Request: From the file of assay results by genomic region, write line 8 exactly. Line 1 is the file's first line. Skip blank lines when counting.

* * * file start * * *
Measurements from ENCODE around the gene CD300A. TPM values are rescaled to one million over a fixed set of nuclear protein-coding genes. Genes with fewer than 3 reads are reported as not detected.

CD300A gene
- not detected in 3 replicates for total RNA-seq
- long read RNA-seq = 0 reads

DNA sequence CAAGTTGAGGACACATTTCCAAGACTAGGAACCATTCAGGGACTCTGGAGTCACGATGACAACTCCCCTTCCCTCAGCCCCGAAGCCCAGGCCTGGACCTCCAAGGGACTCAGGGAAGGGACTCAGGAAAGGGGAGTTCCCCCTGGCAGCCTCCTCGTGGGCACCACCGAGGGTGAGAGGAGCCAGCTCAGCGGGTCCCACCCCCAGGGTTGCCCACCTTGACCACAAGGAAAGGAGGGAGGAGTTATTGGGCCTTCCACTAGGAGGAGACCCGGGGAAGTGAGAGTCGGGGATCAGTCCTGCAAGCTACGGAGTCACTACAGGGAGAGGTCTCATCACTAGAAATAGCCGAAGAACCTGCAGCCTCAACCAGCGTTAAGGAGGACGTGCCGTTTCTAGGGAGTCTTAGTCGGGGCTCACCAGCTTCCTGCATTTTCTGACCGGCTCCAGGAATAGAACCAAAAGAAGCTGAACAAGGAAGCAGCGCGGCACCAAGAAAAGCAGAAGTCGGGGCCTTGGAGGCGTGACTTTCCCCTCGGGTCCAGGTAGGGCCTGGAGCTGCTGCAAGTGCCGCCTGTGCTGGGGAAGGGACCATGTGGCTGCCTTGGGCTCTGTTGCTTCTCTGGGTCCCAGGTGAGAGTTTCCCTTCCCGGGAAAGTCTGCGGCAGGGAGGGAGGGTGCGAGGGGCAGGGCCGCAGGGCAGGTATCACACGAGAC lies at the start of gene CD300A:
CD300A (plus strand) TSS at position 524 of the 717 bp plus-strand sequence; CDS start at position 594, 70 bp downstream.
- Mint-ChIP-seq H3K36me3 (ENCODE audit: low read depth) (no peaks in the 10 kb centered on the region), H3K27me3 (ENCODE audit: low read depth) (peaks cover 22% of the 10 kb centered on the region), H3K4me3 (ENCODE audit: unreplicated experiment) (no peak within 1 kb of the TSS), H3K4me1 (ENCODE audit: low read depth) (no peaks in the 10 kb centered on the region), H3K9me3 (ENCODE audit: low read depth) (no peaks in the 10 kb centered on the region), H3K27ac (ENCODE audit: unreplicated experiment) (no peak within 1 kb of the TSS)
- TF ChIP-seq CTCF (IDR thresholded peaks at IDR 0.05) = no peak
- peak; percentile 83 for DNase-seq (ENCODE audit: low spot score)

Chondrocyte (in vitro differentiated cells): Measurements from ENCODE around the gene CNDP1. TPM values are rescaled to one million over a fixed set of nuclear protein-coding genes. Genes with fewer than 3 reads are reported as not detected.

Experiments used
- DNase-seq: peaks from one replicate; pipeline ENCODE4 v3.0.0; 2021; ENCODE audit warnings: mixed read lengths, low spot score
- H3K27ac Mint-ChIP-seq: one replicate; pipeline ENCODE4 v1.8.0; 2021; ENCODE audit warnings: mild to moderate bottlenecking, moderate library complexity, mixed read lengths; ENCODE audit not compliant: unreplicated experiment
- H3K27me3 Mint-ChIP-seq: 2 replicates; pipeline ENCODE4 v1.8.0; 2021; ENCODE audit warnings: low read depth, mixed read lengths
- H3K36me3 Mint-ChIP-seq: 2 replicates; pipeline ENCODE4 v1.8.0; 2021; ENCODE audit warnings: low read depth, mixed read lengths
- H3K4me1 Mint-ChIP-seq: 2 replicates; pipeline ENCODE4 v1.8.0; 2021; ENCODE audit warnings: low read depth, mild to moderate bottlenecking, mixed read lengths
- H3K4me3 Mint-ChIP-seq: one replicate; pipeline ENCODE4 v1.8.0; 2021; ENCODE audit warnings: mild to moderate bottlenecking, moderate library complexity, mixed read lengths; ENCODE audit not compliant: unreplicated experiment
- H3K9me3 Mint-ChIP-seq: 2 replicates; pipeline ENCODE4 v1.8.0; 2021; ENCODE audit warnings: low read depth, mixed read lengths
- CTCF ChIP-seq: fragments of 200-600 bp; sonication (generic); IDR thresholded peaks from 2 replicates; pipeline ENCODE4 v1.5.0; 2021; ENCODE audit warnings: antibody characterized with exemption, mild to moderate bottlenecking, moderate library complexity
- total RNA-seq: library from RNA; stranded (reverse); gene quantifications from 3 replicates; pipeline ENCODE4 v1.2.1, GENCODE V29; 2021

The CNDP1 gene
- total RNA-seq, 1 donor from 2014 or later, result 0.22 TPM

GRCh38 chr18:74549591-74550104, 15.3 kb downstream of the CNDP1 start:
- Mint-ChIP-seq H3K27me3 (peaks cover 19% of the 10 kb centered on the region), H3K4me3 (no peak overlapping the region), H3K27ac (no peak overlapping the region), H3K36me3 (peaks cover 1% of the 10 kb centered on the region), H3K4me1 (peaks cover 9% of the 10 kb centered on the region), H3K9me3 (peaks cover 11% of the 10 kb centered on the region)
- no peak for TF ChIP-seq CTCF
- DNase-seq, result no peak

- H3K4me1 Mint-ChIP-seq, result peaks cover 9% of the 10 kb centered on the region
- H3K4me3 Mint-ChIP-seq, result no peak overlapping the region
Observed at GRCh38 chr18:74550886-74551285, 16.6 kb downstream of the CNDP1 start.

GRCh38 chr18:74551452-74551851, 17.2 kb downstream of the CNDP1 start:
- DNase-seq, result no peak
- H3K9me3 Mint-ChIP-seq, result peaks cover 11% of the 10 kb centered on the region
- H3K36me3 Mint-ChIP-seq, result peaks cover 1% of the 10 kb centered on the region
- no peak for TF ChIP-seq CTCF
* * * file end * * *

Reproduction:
- TF ChIP-seq CTCF (IDR thresholded peaks at IDR 0.05) = no peak